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Publishers Weekly® Reviews
- Reviewed in: Publishers Weekly, page .
- Review Date: 2010-12-13
- Reviewer: Staff
Long before he became the highly acclaimed author of House of Sand and Fog, Dubus shuffled and punched his way through a childhood and youth full of dysfunction, desperation, and determination. Just after he turned 12, Dubus’s family fell rapidly into shambles after his father—the prominent writer Andre Dubus—not only left his wife for a younger woman but also left the family in distressing poverty on the violent and drug-infested side of their Massachusetts mill town. For a few years, Dubus escaped into drugs, embracing the apathetic “no-way-out” attitude of his friends. After having his bike stolen, being slapped around by some of the town’s bullies, and watching his brother and mother humiliated by some of the town’s thugs, Dubus started lifting weights at home and boxing at the local gym. Modeling himself on the Walking Tall sheriff, Buford Pusser, Dubus paid back acts of physical violence with physical violence. Ultimately, he decided to take up his pen and write his way up from the bottom and into a new relationship with his father. In this gritty and gripping memoir, Dubus bares his soul in stunning and page-turning prose. (Feb.)
The healing power of words
When Andre Dubus III was 11 years old, his parents parted ways. The oldest of four siblings, Dubus watched as his father drove away, while his younger brother ran after the car, throwing handfuls of gravel in its wake, shouting “You bum!” With a hopeless resolve, Dubus realizes that “Mom would need to be comforted now. . . . There was food to think about. How to get it with no car. I tried to keep standing as straight as I could.”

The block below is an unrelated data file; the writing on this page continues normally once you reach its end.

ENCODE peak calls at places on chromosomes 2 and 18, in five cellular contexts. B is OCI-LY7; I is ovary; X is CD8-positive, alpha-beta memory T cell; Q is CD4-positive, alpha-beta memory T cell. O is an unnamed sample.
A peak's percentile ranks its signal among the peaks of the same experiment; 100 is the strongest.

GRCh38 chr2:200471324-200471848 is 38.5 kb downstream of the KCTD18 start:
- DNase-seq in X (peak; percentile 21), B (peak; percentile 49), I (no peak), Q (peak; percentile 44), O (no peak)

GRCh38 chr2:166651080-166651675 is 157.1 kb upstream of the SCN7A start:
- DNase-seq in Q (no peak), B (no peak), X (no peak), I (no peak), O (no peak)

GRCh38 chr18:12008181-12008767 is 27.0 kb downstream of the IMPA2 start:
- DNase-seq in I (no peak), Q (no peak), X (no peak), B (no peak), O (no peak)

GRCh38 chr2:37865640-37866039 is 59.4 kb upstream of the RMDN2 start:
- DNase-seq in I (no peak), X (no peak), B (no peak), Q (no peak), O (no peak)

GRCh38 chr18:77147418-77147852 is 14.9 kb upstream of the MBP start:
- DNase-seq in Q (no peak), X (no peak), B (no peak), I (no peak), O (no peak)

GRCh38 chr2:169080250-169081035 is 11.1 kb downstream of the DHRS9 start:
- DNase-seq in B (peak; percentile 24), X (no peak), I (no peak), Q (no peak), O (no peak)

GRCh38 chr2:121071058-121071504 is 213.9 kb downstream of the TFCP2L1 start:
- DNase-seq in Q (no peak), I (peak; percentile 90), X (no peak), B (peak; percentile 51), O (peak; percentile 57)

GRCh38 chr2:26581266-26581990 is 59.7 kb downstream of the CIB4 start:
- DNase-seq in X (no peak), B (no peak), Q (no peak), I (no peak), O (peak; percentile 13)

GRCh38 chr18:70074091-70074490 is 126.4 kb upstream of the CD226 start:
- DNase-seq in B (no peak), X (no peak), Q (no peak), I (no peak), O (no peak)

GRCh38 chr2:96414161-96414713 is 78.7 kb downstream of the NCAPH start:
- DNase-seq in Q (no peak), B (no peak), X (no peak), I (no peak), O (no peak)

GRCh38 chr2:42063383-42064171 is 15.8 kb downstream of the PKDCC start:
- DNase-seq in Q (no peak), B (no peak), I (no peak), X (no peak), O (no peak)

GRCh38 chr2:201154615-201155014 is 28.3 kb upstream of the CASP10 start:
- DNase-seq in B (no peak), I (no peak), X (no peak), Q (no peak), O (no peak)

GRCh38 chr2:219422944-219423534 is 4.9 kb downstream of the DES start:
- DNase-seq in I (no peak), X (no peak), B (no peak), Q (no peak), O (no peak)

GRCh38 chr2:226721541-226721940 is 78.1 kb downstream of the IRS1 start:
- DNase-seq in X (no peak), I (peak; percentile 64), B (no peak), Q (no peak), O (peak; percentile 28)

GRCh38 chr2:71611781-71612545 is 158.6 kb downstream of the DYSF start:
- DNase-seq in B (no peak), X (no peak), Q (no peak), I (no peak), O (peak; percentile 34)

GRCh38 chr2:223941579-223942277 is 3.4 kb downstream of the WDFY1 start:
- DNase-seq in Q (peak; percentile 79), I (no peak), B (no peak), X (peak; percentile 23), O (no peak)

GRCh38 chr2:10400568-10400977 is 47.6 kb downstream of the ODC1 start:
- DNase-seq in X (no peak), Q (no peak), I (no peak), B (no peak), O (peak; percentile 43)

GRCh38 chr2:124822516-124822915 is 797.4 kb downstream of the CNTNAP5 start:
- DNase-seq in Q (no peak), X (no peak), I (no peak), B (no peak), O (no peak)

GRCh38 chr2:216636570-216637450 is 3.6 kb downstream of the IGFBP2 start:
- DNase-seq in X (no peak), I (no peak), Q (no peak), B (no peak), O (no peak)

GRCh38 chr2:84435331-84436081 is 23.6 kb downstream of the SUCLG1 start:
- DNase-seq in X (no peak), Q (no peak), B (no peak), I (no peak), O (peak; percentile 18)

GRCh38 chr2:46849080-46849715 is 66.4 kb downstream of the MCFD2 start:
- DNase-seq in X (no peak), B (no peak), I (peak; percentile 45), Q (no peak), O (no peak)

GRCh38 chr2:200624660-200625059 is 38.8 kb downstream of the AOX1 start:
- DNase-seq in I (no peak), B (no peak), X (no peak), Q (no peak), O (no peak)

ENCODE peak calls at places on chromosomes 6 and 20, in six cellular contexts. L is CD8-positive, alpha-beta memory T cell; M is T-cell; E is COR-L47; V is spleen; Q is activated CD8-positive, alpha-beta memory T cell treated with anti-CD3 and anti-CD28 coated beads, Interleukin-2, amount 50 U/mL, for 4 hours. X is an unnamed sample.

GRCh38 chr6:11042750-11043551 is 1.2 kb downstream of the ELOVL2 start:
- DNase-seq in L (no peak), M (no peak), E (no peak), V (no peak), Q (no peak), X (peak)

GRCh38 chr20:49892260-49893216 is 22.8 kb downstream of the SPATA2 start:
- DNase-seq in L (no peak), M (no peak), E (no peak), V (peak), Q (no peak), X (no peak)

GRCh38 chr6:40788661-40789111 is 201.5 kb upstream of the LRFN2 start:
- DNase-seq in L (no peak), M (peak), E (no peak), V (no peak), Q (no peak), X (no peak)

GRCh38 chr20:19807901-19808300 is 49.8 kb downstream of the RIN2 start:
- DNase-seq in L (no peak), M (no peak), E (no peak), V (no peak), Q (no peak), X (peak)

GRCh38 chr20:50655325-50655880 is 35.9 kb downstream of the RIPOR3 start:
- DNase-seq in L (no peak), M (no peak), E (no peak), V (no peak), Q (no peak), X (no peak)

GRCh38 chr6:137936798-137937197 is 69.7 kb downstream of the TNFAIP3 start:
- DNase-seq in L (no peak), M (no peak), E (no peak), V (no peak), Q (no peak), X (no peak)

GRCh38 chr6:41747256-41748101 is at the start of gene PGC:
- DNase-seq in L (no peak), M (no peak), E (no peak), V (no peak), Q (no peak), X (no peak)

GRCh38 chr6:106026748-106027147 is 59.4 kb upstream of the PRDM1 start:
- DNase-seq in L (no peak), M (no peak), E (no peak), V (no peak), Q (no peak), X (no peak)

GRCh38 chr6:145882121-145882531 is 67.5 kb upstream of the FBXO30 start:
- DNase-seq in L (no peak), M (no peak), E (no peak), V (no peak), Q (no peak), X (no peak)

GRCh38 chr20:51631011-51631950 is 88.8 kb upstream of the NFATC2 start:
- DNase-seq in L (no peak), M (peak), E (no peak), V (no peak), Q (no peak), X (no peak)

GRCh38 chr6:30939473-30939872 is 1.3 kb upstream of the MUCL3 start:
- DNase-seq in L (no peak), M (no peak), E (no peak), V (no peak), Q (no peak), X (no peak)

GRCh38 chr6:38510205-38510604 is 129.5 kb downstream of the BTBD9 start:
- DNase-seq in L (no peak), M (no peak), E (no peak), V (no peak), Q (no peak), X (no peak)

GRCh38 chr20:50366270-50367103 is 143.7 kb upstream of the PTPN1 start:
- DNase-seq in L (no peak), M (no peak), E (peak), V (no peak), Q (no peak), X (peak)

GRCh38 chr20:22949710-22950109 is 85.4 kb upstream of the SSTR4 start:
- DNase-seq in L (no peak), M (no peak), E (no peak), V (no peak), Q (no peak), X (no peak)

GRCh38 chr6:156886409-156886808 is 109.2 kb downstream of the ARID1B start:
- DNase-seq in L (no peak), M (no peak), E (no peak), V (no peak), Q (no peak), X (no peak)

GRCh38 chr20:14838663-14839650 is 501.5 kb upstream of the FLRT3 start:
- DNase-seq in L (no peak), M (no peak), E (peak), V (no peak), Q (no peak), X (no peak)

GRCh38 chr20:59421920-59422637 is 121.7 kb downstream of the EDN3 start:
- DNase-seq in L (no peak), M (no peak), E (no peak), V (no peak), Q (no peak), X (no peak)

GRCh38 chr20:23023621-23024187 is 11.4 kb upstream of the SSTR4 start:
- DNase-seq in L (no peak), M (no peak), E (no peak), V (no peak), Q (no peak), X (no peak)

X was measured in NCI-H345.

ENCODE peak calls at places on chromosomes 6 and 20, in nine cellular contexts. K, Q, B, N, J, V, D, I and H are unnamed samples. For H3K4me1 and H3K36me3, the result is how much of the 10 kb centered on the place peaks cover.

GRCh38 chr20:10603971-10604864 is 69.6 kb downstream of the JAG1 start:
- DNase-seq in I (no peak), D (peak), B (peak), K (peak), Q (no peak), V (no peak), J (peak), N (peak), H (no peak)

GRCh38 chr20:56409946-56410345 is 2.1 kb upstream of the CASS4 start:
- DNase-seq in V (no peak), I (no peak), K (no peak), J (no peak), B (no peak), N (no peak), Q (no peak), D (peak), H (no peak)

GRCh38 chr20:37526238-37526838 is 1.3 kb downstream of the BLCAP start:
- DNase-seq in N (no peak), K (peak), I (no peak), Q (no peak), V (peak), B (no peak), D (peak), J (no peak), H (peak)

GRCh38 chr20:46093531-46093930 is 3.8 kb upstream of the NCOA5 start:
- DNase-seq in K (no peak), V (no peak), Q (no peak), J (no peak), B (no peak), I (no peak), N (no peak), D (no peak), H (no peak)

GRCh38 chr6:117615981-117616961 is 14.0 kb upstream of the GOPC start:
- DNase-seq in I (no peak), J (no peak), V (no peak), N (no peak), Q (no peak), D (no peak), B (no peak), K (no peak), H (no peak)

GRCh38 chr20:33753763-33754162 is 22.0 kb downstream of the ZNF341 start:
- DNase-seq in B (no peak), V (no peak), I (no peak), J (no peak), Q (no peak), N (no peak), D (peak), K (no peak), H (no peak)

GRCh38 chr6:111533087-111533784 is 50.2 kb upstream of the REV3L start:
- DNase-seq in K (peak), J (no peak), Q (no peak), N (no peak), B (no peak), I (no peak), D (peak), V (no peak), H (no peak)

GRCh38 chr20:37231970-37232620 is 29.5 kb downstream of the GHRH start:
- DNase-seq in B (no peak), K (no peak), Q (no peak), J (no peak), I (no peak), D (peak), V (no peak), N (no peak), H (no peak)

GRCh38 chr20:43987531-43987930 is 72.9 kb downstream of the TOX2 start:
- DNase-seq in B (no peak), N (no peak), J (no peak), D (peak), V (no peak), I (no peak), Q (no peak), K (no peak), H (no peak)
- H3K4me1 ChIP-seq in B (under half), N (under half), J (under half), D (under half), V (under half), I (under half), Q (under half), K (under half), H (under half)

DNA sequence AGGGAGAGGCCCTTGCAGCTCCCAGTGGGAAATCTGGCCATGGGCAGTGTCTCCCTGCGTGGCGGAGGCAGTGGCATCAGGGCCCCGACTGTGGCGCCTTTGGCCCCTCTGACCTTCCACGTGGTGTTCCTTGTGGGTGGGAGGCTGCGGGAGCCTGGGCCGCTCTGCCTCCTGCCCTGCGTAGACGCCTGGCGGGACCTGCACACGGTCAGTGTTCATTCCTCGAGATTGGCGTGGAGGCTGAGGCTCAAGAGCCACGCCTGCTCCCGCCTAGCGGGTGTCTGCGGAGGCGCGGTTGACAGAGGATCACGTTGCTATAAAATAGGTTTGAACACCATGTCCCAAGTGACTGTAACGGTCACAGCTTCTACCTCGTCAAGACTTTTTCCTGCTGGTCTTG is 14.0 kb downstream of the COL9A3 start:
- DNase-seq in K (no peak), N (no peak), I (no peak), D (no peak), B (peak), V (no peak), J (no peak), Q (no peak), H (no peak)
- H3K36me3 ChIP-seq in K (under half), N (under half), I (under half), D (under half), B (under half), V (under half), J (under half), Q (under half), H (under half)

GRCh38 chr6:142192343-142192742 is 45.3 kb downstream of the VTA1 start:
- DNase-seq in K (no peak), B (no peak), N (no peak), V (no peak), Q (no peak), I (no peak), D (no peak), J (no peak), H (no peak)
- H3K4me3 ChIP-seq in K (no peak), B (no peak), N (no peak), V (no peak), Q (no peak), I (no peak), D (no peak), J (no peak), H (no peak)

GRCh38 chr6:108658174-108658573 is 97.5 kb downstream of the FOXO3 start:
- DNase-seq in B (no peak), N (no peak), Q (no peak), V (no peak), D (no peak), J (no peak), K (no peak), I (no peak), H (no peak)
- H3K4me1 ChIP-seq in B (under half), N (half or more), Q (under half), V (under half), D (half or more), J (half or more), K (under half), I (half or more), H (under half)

With little money or emotional support from their father (the writer Andre Dubus), young Andre and his siblings grew up poor in a series of Massachusetts mill towns, living in rundown neighborhoods plagued by street-fighting, crime and drugs. A self-professed coward and physically weak, Dubus retreated into apathy and drugs, helplessly witnessing violence and aggression against himself and his family. After years of such attacks, Dubus’ rage surfaced: He decided to fight back. He lifted weights, boxed at the local gym and became a strong, viciously adept and habitual brawler.
In this emotionally resonant and often achingly beautiful narrative, Dubus traces the arc of his hurt, anger, revenge and despair as he fights a battle for the survival of his soul and spirit, which grew weaker as his body gained strength. Eventually entering the rarified Bradford College, where his father was a professor, he was an out-of-place and indifferent student, especially after he overheard a fellow student refer to him as “such a townie.” Dubus writes: “I’d heard the word before. . . . Sheetrock hangers and housepainters and off-duty cops: townies.”
Dubus (House of Sand and Fog) renders his eventual life path—leaving his hometown, returning to college, turning to writing, coming back to his hometown and caring for his injured father—in powerfully nuanced scenes and dialogue. An honestly told story of fights and fighting, filial love, loneliness, bodily misery and soul-hunger, Townie exquisitely explicates one writer’s beginnings and his consuming need for expression—not through the delusive potency of physical violence, but through the redemptive, alchemical power of words.